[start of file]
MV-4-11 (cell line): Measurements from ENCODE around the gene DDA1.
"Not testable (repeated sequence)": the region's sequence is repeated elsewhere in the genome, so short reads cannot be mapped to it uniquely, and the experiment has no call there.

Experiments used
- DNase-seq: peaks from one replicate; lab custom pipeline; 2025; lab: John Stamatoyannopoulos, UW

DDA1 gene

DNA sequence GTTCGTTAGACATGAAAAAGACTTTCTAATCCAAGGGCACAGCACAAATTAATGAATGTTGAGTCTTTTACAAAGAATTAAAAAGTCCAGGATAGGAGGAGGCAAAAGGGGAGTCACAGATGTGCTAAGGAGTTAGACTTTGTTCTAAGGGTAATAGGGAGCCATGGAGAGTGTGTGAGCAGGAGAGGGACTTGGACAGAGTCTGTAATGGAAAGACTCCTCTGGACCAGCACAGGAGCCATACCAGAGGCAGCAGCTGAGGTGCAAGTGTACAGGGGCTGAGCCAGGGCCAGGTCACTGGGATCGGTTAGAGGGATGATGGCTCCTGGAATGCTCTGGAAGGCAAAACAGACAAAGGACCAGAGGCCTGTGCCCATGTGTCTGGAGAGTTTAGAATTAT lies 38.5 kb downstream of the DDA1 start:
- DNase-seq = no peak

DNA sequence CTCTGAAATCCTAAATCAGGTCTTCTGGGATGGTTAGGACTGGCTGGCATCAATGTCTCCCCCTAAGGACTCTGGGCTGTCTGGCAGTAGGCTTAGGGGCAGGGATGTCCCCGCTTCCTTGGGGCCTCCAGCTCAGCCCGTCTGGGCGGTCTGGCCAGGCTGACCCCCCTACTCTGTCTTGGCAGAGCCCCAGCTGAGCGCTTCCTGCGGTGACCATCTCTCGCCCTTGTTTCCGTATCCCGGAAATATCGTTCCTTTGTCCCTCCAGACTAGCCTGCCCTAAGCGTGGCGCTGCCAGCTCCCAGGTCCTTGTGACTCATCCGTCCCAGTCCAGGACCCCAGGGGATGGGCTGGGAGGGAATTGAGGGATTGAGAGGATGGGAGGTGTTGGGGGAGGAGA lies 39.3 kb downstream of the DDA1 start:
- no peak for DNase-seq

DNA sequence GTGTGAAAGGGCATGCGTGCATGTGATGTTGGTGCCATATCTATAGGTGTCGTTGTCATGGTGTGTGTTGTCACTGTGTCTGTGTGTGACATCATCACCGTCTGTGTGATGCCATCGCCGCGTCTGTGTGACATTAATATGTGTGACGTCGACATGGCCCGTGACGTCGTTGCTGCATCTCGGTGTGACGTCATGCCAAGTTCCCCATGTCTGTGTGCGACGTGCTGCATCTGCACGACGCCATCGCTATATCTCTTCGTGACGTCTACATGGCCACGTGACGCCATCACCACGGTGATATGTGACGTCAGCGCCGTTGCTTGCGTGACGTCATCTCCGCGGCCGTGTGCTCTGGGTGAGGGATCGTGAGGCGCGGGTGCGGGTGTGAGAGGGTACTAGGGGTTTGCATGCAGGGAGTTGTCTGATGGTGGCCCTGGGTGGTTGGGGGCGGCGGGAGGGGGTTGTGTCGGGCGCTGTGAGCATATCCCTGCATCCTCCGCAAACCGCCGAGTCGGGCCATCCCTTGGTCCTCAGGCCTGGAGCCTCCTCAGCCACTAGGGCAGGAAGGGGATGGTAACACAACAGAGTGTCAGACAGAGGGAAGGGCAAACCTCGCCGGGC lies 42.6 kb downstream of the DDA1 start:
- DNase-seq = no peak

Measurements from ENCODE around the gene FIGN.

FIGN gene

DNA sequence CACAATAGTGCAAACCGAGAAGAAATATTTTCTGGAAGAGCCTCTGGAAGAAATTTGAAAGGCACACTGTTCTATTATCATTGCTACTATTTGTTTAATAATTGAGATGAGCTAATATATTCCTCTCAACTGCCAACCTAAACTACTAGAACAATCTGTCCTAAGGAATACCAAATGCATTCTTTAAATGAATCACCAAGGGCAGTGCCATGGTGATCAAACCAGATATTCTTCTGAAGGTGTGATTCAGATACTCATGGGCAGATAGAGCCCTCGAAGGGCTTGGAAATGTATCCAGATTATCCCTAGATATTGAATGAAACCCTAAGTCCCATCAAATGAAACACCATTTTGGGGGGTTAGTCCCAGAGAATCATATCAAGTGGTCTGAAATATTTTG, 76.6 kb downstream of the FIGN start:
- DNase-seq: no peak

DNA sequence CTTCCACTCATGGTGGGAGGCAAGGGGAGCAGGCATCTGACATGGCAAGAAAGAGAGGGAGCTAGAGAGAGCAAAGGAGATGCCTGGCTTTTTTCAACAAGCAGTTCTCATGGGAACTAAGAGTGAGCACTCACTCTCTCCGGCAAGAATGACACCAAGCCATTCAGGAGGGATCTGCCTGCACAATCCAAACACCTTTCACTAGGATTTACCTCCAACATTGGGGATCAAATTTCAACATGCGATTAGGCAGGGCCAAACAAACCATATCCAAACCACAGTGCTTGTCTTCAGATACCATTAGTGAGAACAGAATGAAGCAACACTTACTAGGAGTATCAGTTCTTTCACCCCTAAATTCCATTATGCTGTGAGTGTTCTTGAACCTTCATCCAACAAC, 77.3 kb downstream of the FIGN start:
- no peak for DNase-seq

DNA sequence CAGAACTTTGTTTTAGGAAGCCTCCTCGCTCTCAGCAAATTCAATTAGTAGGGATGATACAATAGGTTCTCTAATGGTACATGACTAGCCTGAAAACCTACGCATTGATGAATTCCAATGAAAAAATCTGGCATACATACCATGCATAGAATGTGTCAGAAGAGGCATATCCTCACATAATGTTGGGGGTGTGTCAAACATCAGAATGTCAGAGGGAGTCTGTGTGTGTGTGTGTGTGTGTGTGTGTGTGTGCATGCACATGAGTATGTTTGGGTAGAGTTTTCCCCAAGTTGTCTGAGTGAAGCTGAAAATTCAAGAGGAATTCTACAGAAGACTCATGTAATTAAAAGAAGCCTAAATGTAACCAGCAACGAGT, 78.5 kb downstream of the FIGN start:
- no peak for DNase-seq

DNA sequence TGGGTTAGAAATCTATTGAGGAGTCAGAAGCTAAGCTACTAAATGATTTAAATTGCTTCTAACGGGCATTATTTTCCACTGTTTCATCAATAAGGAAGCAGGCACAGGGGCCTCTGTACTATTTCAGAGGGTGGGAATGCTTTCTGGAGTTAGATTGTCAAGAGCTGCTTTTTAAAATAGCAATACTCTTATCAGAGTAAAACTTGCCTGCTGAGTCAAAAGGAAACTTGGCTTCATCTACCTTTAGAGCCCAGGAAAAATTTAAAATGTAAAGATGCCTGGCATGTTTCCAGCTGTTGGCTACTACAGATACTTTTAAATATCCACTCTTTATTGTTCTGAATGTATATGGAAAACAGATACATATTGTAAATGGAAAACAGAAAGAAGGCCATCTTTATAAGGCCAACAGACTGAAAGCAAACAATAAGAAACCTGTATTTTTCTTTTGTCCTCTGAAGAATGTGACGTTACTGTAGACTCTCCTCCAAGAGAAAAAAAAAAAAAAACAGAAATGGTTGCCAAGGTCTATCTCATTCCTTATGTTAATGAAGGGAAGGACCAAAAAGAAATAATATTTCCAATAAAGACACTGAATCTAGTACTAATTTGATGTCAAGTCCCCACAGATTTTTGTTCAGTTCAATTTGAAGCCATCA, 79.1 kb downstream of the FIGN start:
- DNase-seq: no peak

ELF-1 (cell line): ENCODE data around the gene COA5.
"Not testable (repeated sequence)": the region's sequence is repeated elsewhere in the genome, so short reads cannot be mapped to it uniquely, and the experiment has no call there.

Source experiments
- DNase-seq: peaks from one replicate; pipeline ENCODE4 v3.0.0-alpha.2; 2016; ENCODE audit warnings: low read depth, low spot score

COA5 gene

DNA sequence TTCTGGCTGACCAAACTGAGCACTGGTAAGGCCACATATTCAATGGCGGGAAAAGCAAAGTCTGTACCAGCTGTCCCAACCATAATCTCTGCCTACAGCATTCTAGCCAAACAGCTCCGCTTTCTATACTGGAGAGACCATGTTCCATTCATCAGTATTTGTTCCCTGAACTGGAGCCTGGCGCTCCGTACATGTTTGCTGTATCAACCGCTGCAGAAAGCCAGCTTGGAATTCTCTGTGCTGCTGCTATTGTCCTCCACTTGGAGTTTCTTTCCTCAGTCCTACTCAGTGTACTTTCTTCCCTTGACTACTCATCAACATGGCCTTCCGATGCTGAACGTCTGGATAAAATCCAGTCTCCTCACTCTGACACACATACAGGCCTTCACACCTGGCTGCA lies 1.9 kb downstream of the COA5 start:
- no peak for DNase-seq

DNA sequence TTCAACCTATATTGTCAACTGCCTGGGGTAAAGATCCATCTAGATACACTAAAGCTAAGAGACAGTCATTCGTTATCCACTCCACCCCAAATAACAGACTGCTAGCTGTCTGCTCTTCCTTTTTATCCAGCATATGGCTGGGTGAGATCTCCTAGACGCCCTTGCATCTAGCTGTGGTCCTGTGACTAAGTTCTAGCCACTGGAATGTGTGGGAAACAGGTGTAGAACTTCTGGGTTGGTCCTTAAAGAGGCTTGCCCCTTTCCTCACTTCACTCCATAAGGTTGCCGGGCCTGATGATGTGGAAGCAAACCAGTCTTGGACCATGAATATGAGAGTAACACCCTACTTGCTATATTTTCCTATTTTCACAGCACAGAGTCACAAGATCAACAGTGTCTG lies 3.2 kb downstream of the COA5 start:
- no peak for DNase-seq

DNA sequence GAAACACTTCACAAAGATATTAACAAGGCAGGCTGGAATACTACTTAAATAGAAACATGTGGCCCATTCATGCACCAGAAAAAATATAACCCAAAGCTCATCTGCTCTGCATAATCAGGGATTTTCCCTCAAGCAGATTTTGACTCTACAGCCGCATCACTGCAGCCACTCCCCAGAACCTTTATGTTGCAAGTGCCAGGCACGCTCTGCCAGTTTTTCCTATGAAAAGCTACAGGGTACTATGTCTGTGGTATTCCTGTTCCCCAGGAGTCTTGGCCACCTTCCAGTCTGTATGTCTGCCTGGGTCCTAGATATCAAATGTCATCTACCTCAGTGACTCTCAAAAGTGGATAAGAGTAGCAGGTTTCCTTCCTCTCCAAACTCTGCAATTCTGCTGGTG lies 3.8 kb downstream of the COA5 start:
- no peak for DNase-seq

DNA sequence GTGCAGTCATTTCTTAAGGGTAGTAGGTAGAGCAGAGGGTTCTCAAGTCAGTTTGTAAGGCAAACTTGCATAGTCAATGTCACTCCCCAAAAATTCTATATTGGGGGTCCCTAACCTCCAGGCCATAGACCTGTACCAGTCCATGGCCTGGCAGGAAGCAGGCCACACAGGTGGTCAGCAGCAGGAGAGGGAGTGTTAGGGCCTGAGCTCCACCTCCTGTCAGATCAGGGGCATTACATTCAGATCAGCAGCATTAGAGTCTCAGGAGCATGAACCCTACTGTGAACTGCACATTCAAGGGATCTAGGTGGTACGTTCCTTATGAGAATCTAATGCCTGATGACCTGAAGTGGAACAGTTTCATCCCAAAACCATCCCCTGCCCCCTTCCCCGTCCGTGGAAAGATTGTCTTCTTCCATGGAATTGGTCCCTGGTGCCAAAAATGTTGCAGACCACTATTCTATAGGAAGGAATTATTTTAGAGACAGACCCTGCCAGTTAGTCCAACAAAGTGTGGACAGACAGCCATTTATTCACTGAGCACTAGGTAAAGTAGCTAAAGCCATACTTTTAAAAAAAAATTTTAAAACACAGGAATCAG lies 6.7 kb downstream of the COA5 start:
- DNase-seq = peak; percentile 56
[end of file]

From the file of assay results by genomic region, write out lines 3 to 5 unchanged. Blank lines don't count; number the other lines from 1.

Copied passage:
Experiments used
- DNase-seq: peaks from one replicate; lab custom pipeline; 2025; lab: John Stamatoyannopoulos, UW

DDA1 gene